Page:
That pan catches all the good drippings, too. The only bad part is that some drips hit the electric element. I may try to modify this 2nd unit so it heats from the side instead of from underneath.

Aloha,
Kaleo

Oct 20, 2014
kaleokahu in Cookware

Tony knocks one out of the park

This is especially good news coming from you. No royal bashing or leftist proselytizing?

I'll be sure to catch the show.

What's your best yard sale or thrift store cookware find?

Hi, Q: "table broiler for porch suppers"

Something like this?

Aloha,
Kaleo

Oct 20, 2014
kaleokahu in Cookware

OMG, Williams Sonoma

Hi, Shrinkrap:

It can be if you want... Would you like to start?

Aloha,
Kaleo

Oct 20, 2014
kaleokahu in Cookware

Would Someone Please Explain Why Cream Costs SO Much More than Half-N-Half And Butter?

Hi, ac:

Sorry, I tend not to accept incomplete explanations. Folks keep repeating that the fat content is *the* or a *major* factor, when neither appears to be the case.

If, in fact, most milk is separated and then reconstituted into various %s of fat, butter is made from some of what would otherwise go back into whole, half, light and heavy creams or be diverted to cheese or industrial uses. None of these end products is "identical", but we do know that making butter requires further processing of the cream. It therefore stands to reason that cream requires *fewer* processing steps than butter.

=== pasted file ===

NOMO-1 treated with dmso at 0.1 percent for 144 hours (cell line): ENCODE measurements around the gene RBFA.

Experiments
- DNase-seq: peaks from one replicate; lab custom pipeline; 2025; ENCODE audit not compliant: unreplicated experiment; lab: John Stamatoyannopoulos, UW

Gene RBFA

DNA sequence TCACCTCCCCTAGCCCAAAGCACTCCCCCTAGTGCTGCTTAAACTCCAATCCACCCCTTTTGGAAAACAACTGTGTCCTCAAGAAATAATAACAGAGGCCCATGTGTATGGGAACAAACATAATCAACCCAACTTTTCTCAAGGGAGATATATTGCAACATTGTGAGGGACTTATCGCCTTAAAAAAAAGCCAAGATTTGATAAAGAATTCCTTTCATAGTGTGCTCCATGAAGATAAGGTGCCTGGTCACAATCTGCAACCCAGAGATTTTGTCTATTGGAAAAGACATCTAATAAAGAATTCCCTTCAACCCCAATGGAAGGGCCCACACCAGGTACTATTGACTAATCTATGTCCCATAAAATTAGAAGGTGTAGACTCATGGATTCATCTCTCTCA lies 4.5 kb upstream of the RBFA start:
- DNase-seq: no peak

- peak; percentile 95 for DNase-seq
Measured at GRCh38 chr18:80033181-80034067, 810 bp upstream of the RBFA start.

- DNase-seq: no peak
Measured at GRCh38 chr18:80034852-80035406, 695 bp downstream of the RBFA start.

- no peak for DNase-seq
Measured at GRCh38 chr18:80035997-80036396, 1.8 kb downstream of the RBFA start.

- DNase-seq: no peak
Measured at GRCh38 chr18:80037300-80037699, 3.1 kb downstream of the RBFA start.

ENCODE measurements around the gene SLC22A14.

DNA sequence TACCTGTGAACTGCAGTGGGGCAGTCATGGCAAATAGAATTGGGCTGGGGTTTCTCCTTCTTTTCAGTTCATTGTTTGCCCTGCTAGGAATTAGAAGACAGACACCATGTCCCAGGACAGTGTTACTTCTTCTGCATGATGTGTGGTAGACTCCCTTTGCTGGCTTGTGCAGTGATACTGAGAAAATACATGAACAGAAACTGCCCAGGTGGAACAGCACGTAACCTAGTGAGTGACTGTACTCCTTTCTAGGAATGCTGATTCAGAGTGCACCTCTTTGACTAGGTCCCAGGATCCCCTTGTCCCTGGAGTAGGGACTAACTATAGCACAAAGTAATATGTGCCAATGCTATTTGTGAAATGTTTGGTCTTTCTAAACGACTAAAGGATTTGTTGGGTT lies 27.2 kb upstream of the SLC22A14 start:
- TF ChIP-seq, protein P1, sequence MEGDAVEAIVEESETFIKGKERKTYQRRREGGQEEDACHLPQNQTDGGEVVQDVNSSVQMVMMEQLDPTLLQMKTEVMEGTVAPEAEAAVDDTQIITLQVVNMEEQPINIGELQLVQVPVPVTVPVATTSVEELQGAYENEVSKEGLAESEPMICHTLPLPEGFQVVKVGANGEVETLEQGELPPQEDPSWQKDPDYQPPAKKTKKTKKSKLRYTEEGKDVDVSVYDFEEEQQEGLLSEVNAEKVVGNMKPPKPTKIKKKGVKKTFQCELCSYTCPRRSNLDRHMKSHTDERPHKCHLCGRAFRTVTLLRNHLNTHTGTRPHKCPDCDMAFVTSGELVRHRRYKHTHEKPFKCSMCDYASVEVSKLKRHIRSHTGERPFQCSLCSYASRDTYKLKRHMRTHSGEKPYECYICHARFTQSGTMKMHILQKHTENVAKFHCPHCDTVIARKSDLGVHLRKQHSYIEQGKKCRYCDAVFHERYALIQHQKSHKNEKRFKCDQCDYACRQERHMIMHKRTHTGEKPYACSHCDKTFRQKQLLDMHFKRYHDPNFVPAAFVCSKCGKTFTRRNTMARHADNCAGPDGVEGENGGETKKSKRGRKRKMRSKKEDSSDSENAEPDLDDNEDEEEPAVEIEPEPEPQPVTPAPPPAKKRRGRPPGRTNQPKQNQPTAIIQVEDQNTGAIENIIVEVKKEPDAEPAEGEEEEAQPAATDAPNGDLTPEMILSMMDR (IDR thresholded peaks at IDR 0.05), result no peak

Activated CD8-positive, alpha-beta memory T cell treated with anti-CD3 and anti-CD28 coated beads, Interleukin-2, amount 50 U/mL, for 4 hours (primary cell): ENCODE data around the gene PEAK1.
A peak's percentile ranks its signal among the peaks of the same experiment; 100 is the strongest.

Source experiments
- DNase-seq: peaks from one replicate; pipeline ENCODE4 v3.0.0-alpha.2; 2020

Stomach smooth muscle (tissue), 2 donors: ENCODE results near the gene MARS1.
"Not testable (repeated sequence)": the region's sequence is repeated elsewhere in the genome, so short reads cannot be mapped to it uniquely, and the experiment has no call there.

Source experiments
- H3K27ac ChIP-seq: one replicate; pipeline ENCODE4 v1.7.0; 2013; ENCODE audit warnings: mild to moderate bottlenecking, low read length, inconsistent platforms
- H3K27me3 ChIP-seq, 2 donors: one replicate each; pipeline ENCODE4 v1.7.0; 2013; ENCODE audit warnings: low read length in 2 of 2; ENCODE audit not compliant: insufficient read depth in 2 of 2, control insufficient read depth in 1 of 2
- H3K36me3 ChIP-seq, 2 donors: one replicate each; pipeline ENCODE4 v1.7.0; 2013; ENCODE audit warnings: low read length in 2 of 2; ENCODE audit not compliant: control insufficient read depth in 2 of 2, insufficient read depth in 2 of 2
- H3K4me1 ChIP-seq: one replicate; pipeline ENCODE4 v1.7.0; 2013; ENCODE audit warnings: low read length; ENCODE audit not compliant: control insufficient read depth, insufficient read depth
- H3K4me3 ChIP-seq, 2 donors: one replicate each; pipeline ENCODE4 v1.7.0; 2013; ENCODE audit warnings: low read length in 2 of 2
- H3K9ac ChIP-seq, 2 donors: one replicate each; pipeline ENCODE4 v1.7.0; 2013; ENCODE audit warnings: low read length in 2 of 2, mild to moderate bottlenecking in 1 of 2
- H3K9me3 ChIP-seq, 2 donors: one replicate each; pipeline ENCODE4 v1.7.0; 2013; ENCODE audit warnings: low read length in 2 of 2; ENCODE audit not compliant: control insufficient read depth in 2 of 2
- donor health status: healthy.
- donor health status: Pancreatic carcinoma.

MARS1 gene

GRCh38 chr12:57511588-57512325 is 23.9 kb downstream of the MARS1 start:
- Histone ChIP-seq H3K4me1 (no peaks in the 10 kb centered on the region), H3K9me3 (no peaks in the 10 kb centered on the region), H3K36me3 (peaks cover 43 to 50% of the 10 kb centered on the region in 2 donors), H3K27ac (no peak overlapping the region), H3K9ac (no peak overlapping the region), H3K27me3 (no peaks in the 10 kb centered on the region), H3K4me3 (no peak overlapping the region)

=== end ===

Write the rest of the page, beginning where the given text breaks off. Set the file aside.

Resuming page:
Dairy is more like wheat, i.e., fungible, than it is to chocolate.

Aloha,
Kaleo

Oct 20, 2014
kaleokahu in General Topics

In Praise of Dives, or... Another One Bites the Dust

Hi, venice:

Pacific Inn would probably be my Alamo.

Let's not forget The Sloop, The Waterwheel, or The Boxcar, either.